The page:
reply to post by amatrine
When you've finish writing the lyrics for your tune be sure to post em!
I agree that job seekers comprise a large part of the yearly increase in populace.
They've known for some time that the top economic stimulus here is the housing market due to the constant population influx.
With Intel, Motorola and other tech companies getting tax abatement concessions from the State and local governments to build and maintain operations
in and around Phoenix - apparently making us Silicon Valley 2.0 -they created job markets from engineers to the assembly workers, putting thousands
of people on their payrolls.
And, farming is big here. Which is not something you would normally associate a desert climate with. But, that too fell victim to the housing market
during the recent building booms. Developers were offering farmers incredible sums of money, literally in the millions, for the spiraling acreage the
farm occupied. I read that one developer even told the owner he could keep what ever he wanted, including the structures, just as long as it was
removed before the contractor started building the new subdivisions.
But, remember: there is more to add to the mix ...
People don't just come here for work. Next to Florida, Arizona is the hot spot for retirees and folks who winter at a second home in the southern
So, as it is with most economic downturns, the first thing to be affected is the housing industry, in all States across the country. And that dominoes
to support industries if the market stays depressed for any length of time. Two of the statistics you'll often here in the opening of business or
'money talk' shows is housing starts and home prices. They are important economic indicators of recession, as well as recovery.
“Fifteen cents of every dollar spent in this nation is spent on housing,” Dunn said. “It is the engine that runs this country.”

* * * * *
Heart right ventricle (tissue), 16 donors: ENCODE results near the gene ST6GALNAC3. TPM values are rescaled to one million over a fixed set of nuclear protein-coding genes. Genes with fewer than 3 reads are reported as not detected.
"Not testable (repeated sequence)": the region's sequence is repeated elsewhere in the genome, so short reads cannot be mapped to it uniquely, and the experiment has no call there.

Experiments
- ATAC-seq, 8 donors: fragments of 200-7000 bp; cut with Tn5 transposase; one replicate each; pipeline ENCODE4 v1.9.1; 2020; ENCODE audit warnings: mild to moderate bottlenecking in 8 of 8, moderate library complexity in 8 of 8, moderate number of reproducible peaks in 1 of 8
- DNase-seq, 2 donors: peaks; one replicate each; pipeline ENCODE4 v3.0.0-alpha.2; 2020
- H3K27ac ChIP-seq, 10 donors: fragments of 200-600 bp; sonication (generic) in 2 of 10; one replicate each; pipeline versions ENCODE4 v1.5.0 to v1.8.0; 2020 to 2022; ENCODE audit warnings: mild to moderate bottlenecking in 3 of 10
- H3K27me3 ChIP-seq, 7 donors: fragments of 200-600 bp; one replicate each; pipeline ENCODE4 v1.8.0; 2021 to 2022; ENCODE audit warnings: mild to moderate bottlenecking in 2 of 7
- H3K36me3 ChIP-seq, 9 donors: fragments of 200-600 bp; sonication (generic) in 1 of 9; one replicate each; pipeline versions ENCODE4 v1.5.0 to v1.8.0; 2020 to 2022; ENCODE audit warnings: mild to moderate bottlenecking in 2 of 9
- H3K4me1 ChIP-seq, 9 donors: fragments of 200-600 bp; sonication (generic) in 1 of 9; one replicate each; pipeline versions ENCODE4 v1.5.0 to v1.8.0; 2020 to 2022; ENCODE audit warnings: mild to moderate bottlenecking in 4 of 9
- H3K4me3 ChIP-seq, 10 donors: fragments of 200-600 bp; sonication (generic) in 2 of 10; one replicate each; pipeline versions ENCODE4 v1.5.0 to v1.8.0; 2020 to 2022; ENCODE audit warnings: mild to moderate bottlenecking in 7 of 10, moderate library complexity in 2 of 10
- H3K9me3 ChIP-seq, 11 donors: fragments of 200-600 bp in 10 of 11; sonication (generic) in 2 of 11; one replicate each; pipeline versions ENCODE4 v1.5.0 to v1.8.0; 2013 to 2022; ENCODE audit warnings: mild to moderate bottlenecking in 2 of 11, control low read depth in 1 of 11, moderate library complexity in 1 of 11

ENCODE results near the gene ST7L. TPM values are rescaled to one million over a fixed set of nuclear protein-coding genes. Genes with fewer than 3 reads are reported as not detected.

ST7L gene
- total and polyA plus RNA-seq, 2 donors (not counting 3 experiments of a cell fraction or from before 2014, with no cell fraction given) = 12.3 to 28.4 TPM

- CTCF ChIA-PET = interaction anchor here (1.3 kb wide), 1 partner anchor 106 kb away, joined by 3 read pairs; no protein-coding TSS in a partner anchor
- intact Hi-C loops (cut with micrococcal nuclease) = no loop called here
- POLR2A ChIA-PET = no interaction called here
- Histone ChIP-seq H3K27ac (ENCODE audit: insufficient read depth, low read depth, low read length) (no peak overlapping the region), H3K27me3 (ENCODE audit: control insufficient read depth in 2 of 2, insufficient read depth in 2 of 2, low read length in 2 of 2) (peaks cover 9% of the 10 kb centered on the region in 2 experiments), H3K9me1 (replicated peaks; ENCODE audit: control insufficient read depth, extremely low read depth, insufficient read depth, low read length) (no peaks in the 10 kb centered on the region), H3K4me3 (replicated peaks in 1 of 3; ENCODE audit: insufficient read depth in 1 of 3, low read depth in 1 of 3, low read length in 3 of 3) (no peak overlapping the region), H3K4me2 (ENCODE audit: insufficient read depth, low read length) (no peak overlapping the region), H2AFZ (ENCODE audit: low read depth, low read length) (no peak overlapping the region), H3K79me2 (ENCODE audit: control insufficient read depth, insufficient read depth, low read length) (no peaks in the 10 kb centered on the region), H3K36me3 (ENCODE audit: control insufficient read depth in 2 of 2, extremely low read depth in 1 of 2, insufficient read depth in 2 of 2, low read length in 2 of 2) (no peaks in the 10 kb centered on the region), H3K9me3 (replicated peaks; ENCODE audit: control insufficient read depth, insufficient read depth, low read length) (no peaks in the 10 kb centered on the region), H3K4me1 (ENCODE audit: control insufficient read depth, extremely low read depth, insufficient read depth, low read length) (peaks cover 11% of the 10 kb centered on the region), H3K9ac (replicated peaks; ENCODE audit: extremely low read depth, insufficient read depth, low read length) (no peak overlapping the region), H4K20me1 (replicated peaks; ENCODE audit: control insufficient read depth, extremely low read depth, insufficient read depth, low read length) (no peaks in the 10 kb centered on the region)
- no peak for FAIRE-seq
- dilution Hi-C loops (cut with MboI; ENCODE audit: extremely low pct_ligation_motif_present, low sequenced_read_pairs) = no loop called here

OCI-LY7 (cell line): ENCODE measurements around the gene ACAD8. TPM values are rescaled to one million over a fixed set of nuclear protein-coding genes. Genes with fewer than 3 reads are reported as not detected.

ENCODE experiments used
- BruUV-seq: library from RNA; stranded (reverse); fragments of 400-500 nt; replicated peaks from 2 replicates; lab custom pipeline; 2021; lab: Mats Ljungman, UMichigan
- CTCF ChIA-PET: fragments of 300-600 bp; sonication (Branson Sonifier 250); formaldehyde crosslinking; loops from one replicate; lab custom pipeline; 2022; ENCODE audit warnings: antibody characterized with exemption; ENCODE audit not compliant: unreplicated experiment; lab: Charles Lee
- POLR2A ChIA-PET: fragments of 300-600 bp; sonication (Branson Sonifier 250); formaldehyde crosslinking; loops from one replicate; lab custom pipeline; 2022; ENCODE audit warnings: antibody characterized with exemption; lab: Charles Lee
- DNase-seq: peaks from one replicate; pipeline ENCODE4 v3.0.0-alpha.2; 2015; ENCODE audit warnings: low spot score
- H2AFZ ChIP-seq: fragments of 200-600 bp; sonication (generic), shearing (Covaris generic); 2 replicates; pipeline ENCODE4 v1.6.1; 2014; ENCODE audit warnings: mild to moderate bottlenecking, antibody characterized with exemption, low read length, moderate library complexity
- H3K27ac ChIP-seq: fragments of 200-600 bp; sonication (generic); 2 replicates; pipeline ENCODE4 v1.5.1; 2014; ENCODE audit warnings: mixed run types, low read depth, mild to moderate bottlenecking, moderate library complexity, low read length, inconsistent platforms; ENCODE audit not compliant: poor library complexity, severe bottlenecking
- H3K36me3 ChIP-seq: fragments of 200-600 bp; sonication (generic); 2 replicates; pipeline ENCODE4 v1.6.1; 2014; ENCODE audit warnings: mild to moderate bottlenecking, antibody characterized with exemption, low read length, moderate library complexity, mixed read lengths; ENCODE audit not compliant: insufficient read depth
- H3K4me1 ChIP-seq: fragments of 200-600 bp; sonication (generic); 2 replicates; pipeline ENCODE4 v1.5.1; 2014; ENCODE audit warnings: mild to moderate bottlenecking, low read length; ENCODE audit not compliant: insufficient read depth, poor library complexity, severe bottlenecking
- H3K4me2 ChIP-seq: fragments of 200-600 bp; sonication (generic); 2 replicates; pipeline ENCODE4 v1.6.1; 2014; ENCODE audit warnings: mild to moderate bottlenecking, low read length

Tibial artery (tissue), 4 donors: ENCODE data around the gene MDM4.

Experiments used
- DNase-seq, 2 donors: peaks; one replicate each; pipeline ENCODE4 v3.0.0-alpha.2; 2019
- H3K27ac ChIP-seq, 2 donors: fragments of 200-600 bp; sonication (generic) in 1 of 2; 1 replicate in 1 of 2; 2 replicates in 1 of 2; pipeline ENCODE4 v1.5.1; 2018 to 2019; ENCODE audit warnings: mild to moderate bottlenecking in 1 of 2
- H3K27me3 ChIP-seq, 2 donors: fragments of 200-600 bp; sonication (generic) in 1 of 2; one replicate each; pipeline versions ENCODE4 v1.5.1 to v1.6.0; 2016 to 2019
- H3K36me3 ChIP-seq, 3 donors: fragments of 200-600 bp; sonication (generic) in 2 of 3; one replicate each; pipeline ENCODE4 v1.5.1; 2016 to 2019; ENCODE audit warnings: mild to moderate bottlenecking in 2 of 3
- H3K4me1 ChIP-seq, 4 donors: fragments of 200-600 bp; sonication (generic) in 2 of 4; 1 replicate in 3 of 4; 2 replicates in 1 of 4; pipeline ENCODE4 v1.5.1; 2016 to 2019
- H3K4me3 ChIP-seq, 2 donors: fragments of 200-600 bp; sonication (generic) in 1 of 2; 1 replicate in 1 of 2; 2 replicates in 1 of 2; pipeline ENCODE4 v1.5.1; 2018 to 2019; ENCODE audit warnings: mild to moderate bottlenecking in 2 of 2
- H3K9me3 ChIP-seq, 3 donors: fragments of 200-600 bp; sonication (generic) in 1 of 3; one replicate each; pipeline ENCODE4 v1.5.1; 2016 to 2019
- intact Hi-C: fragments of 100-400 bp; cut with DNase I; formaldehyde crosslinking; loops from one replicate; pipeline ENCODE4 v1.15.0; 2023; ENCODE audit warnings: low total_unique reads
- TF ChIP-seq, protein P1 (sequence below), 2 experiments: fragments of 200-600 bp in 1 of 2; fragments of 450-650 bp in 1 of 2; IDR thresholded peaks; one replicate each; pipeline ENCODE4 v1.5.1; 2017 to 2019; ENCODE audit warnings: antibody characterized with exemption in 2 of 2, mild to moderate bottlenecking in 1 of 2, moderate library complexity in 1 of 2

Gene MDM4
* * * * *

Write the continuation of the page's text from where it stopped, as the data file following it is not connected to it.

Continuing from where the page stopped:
But, in States like Arizona, the housing market IS our gross state product. Once the bubble burst, we went straight to the bottom. And still average
11% unemployment (Nationally= 9.5%)
A note about the misleading numbers of the unemployment statistics:
A computer or accounting system can only extrapolate data that is entered into it.
The unemployment model only takes into account those who are currently receiving benefits, newly filed for benefits, and those on the Emergence
Unemployment Compensation extension the Government awarded to extend benefits for those who have exhausted the regular benefit period.
So, it is the total number of reported jobs (based on W2's and 1099's filed) against the number on the State's Unemployment benefit rolls that
produces the percentage you see.
It does NOT include those numbers (often called unreported) who are ineligible to receive benefits, or have exhausted their benefit period, or have
come to the end of their EUC benefits extension. Thousands of people are in these categories.
Nor, does it account for small business owners, many of whom are support for the housing industry as well the backbone of the entire industrial
complex of the nation, who have had to close up shop.
For all intents and purposes, these folks are 'off the books' but, nonetheless
are they not working either.